On Friday, August 22 through Sunday, August 24, our friends Mike + Ruthy will present the second annual Summer Hoot at The Ashokan Center near Woodstock. The lineup is looking strong, including gcb favorites like David Bromberg, Anais Mitchell & Jefferson Hamer, Amy Helm & Friends, Spirit Family Reunion and Kristin Andreassen.
Last year’s Summer Hoot was one of the late Pete Seeger’s last public appearances. Afterwards, he sent a postcard to Mike + Ruthy requesting that Molly Mason (Ruthy’s stepmother) perform a song that Pete wrote for his wife, Toshi, who had died just weeks prior to that event, at this year’s Hoot. That will indeed happen.
We caught up with Mike + Ruthy for their take on the hoot. Here’s what they said.
This is the second Summer Hoot. How did all of this come about?
Ruthy: Over a decade of touring folk festivals we have fallen in love with lots of special places and communities. It took time to build up the courage to cultivate our own thing here. Last year really showed us that the ingredients are present: great local musicians, food vendors, crafters, and a team of volunteers who want to help organize, set-up, lift, carry, design, count, sort, manage and celebrate with us. Plus an audience, of course! A vibrant, multi-generational audience.
gcb: What’s different about the Hoot from some of the larger festivals around? (NOTE: Ruthy mentioned that being a teen at music festivals can kinda suck, so I’d love to hear about that if there’s anything to share.)
Ruthy: I grew up being dragged to folk fests far and wide with my parents and it was pretty fun. But the kid contingent at these events was usually small-ish, and the teen scene was nearly non-existent. It wasn’t until our old band The Mammals played Hiawatha in Michigan’s Upper Peninsula that I saw what is been missing. Hundreds of teenagers were flooding into the site on day one, collecting in large giddy mobs and shrieking with excitement when they’d see another one of their friends. They weren’t sulking beside their parents trying to make the best of it. These kids were STOKED to be there. I nearly wept. And it hit me: they’re not here because someone did such a great job of marketing a folk festival to teenagers. They are here because they’ve been coming since they were 5. It’s a tradition. All their friends are here and they wouldn’t dream of missing it! Late that night we saw the “teen scene” tent hopping with dancers til 2am. It was awesome. We want to be like that. It is SO important to me to be the kind of festival where parents want to bring their small kids. The feedback from families so far makes me very proud. If we play our cards right we will have a wonderful throng of Hoot teens in 10 years. Teenagers who are into square dancing, nature, sustainability and lyrics!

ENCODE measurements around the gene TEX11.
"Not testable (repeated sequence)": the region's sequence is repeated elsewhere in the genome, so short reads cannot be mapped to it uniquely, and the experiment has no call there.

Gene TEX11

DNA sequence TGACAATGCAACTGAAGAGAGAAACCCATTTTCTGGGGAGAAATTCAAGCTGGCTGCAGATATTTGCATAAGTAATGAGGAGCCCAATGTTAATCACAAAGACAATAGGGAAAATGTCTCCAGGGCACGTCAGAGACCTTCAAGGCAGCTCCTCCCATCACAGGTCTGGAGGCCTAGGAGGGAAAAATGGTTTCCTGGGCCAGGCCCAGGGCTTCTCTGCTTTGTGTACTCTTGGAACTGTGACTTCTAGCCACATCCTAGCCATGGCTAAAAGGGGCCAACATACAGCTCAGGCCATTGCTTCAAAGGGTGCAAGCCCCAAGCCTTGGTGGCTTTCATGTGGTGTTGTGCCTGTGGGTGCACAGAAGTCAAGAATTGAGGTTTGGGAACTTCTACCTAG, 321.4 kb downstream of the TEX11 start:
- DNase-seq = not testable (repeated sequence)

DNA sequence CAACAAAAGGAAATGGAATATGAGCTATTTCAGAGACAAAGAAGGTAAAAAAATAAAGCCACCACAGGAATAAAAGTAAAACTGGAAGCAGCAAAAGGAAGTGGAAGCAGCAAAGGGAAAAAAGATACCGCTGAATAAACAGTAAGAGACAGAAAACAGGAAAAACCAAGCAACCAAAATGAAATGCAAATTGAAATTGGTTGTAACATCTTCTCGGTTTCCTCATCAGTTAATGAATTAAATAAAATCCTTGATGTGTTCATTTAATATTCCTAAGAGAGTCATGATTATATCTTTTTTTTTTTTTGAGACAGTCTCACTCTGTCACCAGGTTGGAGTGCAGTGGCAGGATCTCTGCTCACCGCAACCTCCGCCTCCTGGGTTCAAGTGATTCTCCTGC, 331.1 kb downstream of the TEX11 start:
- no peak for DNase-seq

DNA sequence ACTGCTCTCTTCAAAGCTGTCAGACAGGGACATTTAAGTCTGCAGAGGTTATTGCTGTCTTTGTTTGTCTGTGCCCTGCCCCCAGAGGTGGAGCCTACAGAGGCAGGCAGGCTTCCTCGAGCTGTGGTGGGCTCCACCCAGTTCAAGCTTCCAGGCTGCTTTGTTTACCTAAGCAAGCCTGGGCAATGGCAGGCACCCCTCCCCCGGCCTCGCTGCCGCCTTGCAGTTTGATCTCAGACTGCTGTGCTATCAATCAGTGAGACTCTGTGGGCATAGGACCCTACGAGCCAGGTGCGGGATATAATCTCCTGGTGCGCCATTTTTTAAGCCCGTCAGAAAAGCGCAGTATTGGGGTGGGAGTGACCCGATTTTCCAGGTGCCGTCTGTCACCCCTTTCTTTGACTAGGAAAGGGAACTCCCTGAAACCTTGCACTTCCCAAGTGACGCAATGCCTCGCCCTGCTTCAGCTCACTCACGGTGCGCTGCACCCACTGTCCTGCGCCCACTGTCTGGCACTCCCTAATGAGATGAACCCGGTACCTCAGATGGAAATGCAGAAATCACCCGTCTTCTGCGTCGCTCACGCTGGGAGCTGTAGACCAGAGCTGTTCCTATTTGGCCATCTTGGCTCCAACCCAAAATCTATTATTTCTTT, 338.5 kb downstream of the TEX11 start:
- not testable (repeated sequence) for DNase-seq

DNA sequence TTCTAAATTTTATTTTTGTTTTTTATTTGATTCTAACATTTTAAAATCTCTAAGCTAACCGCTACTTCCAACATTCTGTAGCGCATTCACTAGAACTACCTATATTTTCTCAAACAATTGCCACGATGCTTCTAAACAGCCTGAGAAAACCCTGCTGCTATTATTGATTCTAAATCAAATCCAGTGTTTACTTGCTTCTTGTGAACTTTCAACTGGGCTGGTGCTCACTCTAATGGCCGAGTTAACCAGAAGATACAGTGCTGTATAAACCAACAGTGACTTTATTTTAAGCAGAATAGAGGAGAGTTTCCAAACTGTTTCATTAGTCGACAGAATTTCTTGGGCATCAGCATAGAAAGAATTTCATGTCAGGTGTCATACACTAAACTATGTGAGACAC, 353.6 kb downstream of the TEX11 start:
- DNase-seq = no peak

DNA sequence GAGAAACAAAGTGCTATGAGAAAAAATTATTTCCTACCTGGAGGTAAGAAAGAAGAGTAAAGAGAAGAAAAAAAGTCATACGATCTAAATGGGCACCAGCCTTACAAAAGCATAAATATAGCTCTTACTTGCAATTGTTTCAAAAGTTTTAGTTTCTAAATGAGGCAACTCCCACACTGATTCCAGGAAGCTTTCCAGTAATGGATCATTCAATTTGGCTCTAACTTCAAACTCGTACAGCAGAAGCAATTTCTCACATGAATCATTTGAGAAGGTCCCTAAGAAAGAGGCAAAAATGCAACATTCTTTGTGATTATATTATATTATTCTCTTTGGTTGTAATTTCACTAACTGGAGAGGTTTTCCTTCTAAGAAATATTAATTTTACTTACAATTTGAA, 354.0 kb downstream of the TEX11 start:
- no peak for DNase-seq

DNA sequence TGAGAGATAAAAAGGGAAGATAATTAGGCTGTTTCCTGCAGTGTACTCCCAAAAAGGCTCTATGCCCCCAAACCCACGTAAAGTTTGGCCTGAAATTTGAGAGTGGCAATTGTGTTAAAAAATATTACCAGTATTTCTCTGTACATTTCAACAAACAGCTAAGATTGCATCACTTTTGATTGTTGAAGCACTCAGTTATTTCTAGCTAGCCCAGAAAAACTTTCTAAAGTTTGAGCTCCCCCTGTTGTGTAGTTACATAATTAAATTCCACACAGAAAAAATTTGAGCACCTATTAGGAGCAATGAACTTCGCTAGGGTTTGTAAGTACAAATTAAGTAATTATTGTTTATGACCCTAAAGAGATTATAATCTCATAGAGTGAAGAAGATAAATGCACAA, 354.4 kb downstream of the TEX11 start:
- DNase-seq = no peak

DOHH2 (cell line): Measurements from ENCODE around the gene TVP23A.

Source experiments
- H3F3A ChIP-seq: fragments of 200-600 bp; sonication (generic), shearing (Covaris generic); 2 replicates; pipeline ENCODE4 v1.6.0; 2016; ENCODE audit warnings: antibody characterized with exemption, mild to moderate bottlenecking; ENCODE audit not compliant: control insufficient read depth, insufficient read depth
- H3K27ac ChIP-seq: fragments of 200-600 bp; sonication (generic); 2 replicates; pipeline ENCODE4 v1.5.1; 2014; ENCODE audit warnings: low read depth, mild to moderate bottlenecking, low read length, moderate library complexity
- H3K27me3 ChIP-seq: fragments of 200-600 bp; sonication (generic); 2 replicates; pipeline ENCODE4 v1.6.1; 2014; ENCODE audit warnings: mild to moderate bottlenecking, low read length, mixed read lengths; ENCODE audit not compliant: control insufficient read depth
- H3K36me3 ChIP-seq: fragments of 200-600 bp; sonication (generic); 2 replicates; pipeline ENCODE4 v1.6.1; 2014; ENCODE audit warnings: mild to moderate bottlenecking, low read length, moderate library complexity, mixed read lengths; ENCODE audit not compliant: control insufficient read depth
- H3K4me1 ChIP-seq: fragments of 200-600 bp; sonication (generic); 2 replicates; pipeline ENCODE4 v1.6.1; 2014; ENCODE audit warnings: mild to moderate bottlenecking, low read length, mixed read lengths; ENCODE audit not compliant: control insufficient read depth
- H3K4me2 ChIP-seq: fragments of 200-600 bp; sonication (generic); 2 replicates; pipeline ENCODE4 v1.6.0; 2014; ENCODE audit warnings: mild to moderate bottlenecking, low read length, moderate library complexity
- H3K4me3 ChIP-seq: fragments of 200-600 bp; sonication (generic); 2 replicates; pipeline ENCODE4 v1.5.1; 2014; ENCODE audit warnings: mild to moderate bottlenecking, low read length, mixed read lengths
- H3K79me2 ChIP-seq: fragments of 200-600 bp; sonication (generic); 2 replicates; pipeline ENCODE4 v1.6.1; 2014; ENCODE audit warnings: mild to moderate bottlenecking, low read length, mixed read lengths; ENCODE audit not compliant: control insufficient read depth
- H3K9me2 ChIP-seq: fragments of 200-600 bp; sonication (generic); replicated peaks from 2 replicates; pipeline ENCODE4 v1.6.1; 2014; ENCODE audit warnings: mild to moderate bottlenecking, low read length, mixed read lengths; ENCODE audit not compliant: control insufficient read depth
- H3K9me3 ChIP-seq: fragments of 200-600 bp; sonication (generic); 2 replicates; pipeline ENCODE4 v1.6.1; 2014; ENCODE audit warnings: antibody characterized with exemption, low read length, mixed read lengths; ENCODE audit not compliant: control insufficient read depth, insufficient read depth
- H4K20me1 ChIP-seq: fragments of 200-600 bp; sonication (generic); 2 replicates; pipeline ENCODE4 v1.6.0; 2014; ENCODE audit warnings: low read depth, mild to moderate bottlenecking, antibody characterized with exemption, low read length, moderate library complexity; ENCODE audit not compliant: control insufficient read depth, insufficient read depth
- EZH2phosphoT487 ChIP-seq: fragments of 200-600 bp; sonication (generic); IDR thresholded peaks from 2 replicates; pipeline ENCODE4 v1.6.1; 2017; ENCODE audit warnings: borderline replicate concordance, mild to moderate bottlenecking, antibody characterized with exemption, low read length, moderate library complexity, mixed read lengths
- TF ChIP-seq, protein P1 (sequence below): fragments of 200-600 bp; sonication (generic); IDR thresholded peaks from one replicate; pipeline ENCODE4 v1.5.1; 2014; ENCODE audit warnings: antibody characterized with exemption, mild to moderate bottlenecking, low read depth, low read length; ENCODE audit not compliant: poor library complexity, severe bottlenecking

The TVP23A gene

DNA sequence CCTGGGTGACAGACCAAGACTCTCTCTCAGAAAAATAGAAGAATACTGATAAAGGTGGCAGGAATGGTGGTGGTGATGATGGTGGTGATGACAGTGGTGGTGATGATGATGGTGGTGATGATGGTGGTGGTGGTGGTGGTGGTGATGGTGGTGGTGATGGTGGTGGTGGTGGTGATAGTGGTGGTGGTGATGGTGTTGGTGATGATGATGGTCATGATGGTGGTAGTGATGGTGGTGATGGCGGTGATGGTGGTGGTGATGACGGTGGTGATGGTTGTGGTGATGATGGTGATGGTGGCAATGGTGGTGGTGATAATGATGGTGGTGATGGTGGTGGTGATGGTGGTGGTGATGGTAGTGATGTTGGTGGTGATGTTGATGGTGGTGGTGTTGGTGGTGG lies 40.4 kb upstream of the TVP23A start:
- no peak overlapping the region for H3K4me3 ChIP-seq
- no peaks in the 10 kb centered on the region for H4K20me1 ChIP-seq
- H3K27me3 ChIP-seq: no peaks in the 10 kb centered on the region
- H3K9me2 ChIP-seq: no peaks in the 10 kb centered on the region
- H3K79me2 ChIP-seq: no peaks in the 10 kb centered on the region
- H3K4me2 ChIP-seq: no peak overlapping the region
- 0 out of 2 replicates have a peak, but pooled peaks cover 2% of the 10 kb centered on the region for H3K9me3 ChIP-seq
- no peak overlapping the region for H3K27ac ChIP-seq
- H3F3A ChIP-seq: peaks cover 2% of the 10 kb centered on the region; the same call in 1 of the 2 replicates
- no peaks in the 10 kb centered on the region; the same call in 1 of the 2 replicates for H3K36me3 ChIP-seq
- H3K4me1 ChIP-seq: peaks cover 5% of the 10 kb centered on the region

How are you curating the lineup?
Ruthy: We book our friends and people we admire.
What’s the mix you’re going for?
Ruthy: Roots music of all kinda, local and beyond, plenty of women (you’d be surprised how many festivals seem to overlook that), a mixture of bands, duos and solo acts, great songwriting or music that honors some kind of traditional arc.
What are some of the smaller acts that we should know about this year?
Ruthy: Kristin Andreassen is our square dance caller but she is also a stunning songwriter with a new CD coming out soon. I’m really looking forward to her set!
Simi Stone is an uber-local pal with pipes and a presence that are one of a kind. Her new CD just came out with tag-line “where mountain meets Motown.” Check her out for sure.
My Mom and Dad along with John Cohen and Abby Newton are doing a “reunion” set as the Putnam String County Band. They made one LP in the mid 70’s which is incredible and had a big effect on me. In many ways I think the PSCB informed what The Mammals became.
What else is different about the Hoot?
Ruthy: Our music festival is a benefit for The Ashokan Center and their environmental education programs for kids. I envision The Hoot “at the crossroads of music and nature” bringing together all of the aspects of The Ashokan Center’s history and future. School sleepaway groups have been learning about nature and colonial crafts at Ashokan for over 60 years and my family has run music and dance summer camps there for over 35 years. Recently, these entities merged. Now one organization collectively keeps all of these activities going, plus retreats, weddings, and festivals! The Hoot helps tie it all together, and connects the local community with this great place!
Mike: Last year we dedicated our main stage, built with all volunteer labor from reclaimed building materials, to Toshi Seeger. That stage is now known as the Toshi Stage. Next to the Toshi stage is our second stage, a repurposed BBQ shed that at last year’s fest was powered by solar power (as it will be again this year.) This year we’ll be dedicating the Solar stage to Pete. The Pete & Toshi stages will stand side by side for as long as the festival exists. All of the Hoot artists have been encouraged to perform a Pete Seeger song during their set if they’d like. In addition, the Pete set from last year (11:30am on Sunday) is a tribute set specifically to remember Pete & Toshi and to celebrate and lead the audience through many of Pete’s best sing-a-longs.